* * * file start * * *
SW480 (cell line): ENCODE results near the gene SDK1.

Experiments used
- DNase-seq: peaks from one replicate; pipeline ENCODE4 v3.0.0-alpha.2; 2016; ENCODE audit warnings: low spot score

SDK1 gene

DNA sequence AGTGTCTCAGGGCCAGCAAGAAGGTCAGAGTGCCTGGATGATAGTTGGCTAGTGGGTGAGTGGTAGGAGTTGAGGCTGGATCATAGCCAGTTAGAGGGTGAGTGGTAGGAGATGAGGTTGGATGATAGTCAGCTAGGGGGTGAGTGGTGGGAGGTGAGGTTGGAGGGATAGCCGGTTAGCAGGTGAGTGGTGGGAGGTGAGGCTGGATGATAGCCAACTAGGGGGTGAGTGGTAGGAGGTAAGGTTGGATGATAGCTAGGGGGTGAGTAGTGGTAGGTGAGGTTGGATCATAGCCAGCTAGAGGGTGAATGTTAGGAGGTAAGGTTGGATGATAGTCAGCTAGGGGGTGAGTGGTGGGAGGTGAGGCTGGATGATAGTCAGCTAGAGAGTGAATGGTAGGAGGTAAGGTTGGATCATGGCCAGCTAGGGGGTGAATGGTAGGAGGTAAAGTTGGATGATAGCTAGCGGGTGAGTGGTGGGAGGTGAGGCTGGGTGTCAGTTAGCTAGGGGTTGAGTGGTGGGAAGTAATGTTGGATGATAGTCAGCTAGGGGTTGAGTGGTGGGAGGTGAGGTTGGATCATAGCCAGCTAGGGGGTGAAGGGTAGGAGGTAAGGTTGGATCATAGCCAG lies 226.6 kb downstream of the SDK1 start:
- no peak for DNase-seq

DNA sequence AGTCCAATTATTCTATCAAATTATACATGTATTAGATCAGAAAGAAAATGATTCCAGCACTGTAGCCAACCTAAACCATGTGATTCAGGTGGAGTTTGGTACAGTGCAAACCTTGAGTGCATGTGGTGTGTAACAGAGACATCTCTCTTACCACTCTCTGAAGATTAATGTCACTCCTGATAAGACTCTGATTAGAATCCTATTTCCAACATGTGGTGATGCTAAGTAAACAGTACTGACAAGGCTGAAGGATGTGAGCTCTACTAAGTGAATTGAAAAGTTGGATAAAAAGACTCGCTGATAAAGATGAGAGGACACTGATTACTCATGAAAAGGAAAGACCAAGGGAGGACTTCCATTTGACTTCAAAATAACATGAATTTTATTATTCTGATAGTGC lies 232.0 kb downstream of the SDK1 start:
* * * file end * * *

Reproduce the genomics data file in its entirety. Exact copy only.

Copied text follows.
SW480 (cell line): ENCODE results near the gene SDK1.

Experiments used
- DNase-seq: peaks from one replicate; pipeline ENCODE4 v3.0.0-alpha.2; 2016; ENCODE audit warnings: low spot score

SDK1 gene

DNA sequence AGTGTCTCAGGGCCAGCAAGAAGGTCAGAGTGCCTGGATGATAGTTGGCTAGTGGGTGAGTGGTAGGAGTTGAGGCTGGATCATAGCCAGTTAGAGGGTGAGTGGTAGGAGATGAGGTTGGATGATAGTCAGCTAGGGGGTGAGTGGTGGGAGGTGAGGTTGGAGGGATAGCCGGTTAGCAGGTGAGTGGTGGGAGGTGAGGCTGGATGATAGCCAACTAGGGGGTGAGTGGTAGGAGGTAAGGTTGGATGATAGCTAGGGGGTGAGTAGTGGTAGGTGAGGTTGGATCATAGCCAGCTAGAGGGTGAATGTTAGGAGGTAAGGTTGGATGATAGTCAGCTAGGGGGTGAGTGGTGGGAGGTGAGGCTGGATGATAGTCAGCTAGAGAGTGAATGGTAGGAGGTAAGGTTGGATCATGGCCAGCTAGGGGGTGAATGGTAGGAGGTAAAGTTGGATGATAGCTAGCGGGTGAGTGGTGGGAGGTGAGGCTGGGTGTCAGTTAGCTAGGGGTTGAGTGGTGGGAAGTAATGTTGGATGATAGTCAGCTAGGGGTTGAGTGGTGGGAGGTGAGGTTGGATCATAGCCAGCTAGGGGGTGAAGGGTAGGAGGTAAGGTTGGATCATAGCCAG lies 226.6 kb downstream of the SDK1 start:
- no peak for DNase-seq

DNA sequence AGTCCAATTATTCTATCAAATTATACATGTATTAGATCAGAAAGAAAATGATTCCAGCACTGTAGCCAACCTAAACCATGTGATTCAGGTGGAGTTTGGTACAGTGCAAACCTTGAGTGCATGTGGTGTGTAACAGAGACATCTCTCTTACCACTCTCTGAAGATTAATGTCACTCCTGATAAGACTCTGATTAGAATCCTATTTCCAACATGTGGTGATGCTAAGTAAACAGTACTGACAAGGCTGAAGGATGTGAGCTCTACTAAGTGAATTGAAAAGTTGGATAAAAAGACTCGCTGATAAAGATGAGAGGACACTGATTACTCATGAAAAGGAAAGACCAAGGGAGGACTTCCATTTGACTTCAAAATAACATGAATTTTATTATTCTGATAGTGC lies 232.0 kb downstream of the SDK1 start: